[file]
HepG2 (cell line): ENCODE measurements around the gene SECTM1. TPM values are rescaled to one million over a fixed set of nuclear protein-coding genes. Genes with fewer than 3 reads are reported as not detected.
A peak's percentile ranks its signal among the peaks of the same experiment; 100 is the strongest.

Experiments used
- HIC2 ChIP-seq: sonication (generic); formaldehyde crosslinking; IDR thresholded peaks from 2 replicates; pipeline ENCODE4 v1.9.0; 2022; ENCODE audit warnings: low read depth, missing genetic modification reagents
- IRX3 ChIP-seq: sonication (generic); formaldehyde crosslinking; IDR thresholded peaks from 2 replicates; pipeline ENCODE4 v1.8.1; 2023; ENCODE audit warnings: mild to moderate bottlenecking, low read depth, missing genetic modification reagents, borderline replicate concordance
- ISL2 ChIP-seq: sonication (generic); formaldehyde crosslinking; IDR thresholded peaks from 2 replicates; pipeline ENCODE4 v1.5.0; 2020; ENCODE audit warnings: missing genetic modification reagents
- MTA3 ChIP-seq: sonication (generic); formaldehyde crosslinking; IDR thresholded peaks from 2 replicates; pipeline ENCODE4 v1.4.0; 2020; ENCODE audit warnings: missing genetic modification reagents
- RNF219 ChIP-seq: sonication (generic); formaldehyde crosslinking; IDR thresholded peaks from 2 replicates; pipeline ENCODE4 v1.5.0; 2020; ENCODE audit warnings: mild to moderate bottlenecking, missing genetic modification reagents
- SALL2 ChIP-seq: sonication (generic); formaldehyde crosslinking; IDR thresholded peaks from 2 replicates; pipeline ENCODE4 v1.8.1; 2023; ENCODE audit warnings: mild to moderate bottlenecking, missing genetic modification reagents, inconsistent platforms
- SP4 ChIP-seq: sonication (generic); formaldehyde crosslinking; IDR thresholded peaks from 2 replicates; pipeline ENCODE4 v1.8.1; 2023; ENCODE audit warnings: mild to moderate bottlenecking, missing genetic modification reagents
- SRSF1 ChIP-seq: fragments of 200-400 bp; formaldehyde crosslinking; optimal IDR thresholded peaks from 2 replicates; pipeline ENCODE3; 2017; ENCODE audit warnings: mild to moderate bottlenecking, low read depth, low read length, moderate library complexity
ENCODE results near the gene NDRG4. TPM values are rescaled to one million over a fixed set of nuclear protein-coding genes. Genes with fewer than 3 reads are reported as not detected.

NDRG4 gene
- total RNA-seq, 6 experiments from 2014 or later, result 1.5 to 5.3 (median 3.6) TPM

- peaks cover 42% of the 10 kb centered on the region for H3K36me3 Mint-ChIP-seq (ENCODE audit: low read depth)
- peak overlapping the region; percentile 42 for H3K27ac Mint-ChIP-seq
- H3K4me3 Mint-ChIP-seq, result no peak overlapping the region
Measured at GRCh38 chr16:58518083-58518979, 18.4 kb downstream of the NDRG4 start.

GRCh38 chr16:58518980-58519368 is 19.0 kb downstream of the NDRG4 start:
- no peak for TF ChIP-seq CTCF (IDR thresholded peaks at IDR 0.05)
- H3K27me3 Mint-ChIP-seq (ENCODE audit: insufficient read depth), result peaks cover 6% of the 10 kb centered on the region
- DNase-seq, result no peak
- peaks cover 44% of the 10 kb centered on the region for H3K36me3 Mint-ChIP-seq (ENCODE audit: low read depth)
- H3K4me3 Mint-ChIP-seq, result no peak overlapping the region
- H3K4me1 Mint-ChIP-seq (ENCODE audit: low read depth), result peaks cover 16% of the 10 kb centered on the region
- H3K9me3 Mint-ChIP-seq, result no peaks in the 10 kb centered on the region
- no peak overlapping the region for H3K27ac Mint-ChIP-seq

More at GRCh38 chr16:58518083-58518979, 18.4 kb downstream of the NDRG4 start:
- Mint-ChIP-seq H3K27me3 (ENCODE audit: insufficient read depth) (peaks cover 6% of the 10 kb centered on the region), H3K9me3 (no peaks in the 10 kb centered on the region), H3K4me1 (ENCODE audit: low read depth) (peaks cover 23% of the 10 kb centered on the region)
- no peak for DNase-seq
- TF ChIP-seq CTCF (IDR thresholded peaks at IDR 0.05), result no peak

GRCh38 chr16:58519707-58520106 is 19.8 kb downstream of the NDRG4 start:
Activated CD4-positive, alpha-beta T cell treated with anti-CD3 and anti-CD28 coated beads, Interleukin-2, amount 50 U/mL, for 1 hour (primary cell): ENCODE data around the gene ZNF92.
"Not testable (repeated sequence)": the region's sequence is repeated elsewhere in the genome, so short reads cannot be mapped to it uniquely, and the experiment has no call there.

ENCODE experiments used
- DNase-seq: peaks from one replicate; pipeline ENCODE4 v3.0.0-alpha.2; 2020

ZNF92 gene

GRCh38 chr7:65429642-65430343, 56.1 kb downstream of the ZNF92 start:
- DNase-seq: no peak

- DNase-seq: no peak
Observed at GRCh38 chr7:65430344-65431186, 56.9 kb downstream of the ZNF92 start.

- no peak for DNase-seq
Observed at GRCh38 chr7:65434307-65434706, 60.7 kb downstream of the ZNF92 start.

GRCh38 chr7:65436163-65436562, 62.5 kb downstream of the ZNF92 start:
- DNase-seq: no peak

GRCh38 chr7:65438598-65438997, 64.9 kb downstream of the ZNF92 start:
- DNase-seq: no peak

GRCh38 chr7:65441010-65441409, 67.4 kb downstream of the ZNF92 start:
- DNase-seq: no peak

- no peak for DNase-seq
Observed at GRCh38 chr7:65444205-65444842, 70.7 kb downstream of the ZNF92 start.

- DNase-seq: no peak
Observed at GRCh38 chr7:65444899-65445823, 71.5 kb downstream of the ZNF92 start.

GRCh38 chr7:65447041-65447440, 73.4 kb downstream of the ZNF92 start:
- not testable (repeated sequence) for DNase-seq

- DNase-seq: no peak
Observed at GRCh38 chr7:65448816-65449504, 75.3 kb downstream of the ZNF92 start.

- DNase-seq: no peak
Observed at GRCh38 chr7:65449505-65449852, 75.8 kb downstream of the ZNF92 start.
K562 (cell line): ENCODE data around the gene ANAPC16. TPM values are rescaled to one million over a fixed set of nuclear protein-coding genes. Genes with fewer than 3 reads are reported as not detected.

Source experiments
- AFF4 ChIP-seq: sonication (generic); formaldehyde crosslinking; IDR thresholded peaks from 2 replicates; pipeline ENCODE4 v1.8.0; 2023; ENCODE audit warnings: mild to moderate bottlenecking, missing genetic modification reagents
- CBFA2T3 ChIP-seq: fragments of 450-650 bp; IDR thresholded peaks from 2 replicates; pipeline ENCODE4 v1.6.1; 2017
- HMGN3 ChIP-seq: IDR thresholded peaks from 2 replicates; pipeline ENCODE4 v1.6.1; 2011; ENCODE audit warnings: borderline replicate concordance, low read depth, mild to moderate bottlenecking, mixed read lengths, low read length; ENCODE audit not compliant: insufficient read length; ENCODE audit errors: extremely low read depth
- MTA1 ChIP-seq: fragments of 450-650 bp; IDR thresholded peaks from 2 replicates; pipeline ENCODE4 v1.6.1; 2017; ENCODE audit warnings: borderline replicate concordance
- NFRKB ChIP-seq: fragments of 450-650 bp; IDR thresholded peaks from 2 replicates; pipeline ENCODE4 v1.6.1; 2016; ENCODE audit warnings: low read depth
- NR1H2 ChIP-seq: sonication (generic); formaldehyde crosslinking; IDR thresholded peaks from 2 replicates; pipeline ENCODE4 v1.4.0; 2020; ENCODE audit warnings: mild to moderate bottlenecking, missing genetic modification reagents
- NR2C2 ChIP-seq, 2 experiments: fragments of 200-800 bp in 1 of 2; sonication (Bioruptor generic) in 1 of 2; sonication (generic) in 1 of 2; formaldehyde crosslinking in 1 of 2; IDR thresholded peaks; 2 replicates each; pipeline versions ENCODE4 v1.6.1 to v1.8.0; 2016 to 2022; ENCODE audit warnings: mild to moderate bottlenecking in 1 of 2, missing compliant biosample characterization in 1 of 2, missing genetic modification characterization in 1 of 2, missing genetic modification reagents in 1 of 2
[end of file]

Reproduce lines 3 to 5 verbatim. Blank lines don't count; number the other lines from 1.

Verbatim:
Experiments used
- HIC2 ChIP-seq: sonication (generic); formaldehyde crosslinking; IDR thresholded peaks from 2 replicates; pipeline ENCODE4 v1.9.0; 2022; ENCODE audit warnings: low read depth, missing genetic modification reagents
- IRX3 ChIP-seq: sonication (generic); formaldehyde crosslinking; IDR thresholded peaks from 2 replicates; pipeline ENCODE4 v1.8.1; 2023; ENCODE audit warnings: mild to moderate bottlenecking, low read depth, missing genetic modification reagents, borderline replicate concordance